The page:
2) Using Alexa also establishes the wide variety of niches that SBI! members convert into profitable businesses...

These folks score well because they have the visitor count to back it up. It's just not possible to fake a page of successes like that.

Competitors try to cast doubt on it, suggesting that we "build up" sites to fake high counts. It would be impossible to do that for 500 sites on If we did, SBIers would ask why there's such a discrepancy between Alexa and their actual traffic.

"Faking it" is not something that would stay a secret. In fact, we do the reverse...

A site does not qualify just because it has a Top 1,000,000 Alexa ranking. It also has to have enough traffic. For example, a site with Alexa of 900,000 gets cut if it only has 20,000 visitors per month.

There are hundreds more. We choose sites to make certain points. You'll see...

  • both "plain" sites and "gorgeous" ones
  • an amazing variety of niches
  • a wide range of writing styles, but they all connect.

The bottom line is that the Results page really does indicate how fantastically well SBI! members do. And we're able to create this page because using Alexa...

  • is automated
  • is public and therefore requires no permission
  • is objective -- anyone could simply lie about traffic stats.

It's a convincing way to demonstrate that SBI! is real. After a visitor clicks on a few Alexa buttons on that page, they can see for themselves that the buttons are accurate.

They rarely click again, although they could click on all 500 and find the current ranking (on Alexa) to be very close to that displayed on the Results page (we run the script every few days).

So... the Alexa scores really do indicate how fantastically well SBI! members do.

What Are the Takeaway Lessons?

  1. Track your internal traffic stats through Google Analytics or log file analysis software.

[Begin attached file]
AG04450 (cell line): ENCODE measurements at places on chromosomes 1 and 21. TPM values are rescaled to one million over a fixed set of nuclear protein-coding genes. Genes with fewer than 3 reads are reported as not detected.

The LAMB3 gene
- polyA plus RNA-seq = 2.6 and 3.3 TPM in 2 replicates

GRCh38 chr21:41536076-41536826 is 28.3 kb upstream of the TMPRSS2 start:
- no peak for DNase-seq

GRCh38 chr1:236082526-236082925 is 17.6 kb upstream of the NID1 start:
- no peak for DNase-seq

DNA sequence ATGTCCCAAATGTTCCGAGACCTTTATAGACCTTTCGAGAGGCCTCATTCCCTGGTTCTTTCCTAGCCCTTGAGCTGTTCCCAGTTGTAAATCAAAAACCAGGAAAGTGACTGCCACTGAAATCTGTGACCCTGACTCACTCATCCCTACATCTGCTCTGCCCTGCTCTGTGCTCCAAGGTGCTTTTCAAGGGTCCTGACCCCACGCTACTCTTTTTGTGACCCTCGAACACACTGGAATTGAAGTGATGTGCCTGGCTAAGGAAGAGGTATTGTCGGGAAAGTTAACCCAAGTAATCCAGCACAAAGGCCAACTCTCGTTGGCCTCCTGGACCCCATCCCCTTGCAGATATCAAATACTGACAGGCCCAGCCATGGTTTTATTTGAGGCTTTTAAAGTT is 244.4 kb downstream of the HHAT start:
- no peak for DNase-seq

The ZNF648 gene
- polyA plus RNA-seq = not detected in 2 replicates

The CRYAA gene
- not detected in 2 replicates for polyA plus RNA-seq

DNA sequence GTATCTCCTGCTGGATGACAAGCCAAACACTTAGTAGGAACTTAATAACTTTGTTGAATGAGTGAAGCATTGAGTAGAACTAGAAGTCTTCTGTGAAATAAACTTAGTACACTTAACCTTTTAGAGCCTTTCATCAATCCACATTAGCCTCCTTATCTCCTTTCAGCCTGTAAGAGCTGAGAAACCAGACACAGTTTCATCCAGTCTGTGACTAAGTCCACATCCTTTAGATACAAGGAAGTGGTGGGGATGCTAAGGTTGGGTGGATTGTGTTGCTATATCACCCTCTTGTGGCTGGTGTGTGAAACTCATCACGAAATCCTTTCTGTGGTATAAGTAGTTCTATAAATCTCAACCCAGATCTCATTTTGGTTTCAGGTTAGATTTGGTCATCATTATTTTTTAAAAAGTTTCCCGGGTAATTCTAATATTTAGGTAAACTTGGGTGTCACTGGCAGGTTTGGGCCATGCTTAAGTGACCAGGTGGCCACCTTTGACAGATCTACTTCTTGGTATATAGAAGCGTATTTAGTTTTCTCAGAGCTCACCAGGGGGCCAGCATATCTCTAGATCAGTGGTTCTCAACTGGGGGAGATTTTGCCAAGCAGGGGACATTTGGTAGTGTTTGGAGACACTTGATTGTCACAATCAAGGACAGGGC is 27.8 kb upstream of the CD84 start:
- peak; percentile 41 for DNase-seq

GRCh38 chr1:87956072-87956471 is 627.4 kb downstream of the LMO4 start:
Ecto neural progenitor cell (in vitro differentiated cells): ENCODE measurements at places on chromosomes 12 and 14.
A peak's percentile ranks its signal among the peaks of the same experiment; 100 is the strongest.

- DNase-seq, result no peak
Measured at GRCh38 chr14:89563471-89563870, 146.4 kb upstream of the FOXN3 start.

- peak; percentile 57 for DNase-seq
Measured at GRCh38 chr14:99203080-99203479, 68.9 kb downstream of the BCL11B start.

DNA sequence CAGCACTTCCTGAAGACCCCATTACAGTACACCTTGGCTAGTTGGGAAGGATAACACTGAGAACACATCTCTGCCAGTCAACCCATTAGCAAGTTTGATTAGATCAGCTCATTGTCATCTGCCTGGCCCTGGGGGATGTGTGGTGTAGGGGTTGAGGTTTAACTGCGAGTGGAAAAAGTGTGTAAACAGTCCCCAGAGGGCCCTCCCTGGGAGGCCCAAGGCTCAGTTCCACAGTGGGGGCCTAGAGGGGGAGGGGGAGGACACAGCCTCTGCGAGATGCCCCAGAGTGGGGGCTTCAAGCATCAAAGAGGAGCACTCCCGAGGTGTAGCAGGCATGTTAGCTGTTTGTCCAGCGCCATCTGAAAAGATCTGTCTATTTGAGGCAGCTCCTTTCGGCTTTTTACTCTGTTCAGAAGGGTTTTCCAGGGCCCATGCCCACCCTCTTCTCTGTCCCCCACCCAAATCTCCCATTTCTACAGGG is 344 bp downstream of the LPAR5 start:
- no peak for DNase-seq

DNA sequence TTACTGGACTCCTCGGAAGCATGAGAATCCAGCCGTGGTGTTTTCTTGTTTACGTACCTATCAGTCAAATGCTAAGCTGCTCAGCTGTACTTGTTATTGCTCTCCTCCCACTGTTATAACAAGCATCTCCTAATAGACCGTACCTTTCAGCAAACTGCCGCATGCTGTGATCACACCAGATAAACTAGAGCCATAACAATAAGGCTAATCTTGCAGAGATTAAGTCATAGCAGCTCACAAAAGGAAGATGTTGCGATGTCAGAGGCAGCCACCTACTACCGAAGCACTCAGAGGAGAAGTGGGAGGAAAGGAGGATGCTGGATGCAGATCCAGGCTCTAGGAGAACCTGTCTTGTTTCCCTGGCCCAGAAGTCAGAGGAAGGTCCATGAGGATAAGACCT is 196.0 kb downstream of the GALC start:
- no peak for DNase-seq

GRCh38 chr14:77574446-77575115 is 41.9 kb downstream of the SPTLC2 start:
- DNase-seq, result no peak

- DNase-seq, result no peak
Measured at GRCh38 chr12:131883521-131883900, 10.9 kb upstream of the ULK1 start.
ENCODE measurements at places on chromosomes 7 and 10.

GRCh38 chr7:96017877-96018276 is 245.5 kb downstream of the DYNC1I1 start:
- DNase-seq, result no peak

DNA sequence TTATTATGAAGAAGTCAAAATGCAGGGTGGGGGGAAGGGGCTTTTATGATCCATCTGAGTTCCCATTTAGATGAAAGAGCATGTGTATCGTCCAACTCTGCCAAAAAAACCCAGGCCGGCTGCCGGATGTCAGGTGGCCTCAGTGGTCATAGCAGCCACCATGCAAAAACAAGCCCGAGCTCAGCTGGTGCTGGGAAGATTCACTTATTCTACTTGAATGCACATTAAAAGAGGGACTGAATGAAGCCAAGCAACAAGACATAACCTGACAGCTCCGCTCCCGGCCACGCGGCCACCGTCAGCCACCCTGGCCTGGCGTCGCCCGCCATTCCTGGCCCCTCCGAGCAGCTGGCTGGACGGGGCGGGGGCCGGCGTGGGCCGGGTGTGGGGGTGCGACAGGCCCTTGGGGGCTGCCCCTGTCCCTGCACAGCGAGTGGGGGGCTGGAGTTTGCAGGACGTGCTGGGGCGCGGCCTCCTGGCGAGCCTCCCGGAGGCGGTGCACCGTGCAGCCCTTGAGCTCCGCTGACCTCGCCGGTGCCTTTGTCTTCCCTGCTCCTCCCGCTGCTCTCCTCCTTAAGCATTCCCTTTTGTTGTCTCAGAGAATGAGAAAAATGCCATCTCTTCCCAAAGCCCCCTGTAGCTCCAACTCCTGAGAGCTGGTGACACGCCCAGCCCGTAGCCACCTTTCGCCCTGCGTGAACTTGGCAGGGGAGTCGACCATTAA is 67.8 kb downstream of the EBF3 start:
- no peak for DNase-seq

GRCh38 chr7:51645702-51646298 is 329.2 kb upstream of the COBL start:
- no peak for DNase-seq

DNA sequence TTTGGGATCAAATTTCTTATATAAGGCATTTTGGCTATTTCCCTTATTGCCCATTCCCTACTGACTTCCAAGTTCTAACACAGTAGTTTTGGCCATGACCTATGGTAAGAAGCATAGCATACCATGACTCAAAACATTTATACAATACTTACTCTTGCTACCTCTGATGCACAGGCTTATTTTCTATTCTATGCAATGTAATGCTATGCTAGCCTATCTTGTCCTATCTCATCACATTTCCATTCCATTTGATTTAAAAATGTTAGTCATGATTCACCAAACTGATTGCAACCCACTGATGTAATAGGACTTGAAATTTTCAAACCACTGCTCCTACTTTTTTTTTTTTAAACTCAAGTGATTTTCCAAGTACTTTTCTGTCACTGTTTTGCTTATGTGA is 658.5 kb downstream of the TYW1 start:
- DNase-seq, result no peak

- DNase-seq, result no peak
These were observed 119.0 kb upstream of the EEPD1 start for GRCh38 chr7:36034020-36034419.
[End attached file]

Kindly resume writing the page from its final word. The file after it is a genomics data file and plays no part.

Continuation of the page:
2. Use Alexa to give you that "big picture" perspective as to how you're doing within your industry/niche. Compare and track with other sites in your niche.

Enter the domain name of a competitor at Alexa. Get into the habit of checking every site that you discover in your niche. Soon you'll have a frame of reference (i.e., what's "high - medium - low" traffic).

You can also use it to verify claims of "make money" marketers who sell products that supposedly make you rich (sometimes even doing so "quick!" 💰). Verify their success stories. You'll be surprised. They will...

  • provide no verifiable proof of success, or
  • only provide a few sites as proof, likely with Alexa ranks well over 1,000,000, or
  • have an army of affiliates trying to convince you that Alexa is worthless...

It's not.

Alexa is a valuable tool. It's not meant to be perfect -- but it's perfect for what it does. And more recently, since and entered this market, offering valuable data for free, you can gain greater certainty and accuracy, extending the uses of these tools.

Alexa is a powerful tool that delivers valuable results. Now that you know how to interpret it, you can get a world of useful info from Alexa.

Get into the habit of using it daily, supplementing with SimilarWeb and SEMrush as necessary. The more familiar you become with it, the more useful information you will extract.